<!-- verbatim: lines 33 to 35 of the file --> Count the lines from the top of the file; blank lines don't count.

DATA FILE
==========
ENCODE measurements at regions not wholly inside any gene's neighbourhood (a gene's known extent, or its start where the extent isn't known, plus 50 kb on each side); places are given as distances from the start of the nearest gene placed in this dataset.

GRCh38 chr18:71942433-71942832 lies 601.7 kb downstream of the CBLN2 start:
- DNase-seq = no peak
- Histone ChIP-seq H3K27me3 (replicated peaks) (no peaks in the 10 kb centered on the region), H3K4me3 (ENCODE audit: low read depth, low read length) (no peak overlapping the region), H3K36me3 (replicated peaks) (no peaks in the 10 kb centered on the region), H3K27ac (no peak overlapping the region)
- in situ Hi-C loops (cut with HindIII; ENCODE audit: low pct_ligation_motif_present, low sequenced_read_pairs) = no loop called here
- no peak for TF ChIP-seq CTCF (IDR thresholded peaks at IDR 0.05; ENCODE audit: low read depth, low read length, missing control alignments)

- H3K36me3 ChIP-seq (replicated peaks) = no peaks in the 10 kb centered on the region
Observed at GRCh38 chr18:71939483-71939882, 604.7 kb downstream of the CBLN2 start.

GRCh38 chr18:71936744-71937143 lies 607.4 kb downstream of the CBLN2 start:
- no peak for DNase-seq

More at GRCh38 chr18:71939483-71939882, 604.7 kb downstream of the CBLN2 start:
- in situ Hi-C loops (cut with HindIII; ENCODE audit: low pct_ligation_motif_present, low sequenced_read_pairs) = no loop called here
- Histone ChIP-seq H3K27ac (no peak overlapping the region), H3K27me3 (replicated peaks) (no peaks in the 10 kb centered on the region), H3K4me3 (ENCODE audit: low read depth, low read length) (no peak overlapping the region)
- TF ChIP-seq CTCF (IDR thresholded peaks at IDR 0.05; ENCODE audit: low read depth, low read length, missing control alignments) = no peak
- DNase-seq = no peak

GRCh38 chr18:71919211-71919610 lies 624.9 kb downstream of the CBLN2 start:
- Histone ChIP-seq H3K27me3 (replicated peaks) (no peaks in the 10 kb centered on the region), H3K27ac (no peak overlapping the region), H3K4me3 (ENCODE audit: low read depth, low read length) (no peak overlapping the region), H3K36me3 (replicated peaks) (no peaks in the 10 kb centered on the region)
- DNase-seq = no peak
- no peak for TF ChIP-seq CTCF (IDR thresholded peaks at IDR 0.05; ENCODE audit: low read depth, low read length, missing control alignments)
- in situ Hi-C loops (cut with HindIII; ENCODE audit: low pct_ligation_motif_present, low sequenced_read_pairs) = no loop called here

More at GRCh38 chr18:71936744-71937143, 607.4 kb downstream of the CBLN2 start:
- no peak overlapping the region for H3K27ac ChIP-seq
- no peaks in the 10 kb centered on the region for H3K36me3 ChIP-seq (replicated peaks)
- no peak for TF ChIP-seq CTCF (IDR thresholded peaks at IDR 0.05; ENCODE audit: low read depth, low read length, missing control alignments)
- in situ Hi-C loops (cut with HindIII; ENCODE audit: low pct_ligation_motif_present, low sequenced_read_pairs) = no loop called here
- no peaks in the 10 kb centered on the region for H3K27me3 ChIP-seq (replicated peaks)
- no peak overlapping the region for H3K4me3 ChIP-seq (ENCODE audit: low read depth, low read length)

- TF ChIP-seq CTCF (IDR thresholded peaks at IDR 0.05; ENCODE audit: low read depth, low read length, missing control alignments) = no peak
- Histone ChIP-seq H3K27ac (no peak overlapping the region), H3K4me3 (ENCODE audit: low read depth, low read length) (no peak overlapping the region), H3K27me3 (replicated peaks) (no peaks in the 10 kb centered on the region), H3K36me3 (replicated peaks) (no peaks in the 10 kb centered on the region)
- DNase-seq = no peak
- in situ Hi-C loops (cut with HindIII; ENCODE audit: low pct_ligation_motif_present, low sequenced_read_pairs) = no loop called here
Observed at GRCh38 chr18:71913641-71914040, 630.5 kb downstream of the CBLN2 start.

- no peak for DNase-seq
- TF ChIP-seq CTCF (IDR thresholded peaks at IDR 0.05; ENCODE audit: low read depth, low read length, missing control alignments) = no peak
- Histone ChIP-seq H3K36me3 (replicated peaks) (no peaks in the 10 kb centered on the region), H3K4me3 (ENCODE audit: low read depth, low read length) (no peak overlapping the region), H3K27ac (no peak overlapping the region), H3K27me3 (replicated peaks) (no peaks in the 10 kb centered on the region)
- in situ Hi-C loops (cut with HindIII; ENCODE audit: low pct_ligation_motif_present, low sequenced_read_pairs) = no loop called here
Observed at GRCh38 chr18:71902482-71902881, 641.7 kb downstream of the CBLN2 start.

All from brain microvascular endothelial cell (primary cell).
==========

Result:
- no peak for DNase-seq
- TF ChIP-seq CTCF (IDR thresholded peaks at IDR 0.05; ENCODE audit: low read depth, low read length, missing control alignments) = no peak
- Histone ChIP-seq H3K36me3 (replicated peaks) (no peaks in the 10 kb centered on the region), H3K4me3 (ENCODE audit: low read depth, low read length) (no peak overlapping the region), H3K27ac (no peak overlapping the region), H3K27me3 (replicated peaks) (no peaks in the 10 kb centered on the region)